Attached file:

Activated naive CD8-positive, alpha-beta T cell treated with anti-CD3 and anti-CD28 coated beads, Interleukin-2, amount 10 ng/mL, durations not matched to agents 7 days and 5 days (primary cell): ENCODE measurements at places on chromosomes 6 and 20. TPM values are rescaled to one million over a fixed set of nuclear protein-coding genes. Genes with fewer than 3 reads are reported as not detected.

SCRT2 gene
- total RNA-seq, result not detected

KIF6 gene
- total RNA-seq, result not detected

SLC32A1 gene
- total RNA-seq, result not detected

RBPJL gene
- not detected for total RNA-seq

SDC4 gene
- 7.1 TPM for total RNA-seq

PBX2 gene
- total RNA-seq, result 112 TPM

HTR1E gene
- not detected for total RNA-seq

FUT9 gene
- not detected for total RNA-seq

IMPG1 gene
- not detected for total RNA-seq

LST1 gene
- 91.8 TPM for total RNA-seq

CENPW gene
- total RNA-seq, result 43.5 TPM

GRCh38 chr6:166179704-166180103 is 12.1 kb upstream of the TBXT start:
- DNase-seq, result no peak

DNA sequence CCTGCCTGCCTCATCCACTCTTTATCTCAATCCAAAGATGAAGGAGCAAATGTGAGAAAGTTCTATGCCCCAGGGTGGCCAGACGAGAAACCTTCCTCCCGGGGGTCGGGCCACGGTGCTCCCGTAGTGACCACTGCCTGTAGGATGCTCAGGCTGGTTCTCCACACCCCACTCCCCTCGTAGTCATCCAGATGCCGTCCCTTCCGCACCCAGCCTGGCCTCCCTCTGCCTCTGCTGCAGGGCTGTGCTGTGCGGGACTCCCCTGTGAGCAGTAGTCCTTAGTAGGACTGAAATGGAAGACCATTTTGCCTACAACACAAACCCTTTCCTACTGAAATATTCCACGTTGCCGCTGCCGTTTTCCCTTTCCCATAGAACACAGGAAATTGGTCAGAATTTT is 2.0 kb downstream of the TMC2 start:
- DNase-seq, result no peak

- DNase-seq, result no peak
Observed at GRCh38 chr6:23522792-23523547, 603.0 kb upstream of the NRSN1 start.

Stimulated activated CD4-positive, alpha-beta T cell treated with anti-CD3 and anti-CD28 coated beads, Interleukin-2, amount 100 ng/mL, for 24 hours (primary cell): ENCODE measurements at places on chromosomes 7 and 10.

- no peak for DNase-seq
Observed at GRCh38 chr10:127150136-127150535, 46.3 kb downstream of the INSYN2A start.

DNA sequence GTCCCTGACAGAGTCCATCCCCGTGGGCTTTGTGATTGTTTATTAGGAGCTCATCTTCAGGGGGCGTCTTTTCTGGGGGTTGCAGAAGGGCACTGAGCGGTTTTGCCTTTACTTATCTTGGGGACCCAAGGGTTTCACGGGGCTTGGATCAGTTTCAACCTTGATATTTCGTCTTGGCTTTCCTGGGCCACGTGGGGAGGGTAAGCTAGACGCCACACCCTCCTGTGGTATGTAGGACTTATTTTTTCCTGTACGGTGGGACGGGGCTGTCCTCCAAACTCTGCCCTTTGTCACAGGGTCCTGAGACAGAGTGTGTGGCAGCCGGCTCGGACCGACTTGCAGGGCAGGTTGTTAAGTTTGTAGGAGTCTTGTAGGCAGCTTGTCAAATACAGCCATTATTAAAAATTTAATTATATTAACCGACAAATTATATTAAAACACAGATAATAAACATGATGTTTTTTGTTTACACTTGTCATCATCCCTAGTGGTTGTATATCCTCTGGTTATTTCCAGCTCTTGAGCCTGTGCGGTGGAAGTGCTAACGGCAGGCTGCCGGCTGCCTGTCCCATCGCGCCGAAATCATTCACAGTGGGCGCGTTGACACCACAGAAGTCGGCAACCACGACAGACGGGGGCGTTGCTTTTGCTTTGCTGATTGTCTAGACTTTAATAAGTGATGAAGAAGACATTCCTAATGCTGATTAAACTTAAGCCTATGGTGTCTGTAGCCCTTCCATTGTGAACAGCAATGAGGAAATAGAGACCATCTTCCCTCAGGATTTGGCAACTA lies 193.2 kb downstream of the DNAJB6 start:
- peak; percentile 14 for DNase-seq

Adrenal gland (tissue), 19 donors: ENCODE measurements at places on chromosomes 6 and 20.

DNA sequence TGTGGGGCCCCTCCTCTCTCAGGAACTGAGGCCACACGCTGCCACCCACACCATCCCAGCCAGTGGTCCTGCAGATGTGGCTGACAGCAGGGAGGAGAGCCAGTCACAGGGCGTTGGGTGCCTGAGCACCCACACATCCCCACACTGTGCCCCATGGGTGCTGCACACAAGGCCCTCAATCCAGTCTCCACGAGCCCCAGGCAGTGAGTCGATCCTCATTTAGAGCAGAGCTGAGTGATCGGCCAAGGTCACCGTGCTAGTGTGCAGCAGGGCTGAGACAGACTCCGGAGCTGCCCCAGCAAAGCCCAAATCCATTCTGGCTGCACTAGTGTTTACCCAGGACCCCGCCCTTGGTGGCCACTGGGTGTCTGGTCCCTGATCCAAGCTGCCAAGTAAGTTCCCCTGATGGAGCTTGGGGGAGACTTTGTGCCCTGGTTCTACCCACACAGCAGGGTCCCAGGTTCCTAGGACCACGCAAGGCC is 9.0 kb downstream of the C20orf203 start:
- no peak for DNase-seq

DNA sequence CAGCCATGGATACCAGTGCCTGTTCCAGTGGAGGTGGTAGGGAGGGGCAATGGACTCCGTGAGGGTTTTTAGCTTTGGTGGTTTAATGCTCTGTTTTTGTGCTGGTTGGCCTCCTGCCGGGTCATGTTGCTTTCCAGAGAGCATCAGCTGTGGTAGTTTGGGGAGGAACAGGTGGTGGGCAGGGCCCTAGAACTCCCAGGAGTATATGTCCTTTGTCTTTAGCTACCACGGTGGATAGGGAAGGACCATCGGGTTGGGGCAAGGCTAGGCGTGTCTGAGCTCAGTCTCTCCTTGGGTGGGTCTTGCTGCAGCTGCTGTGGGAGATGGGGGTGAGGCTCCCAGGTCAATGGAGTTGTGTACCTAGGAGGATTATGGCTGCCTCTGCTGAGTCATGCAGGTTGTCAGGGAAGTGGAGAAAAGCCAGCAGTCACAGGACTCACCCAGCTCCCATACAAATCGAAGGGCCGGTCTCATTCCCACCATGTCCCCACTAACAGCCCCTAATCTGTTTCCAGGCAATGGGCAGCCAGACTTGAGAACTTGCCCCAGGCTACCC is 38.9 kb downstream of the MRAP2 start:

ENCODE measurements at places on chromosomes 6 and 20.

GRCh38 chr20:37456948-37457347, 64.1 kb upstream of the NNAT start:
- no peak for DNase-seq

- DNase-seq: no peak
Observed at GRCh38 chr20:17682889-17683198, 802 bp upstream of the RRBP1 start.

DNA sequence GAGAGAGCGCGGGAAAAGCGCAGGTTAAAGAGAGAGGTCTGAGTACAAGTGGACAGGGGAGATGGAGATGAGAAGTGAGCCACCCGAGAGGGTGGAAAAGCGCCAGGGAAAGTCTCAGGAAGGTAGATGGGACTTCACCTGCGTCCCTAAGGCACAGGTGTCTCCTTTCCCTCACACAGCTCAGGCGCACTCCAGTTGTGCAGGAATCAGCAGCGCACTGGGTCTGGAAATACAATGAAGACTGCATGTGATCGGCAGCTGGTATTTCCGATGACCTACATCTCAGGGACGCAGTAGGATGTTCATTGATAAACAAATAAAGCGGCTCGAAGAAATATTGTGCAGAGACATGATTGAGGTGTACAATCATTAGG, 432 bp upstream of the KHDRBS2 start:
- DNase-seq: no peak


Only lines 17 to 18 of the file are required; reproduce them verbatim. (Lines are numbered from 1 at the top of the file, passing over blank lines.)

- not detected for total RNA-seq

IMPG1 gene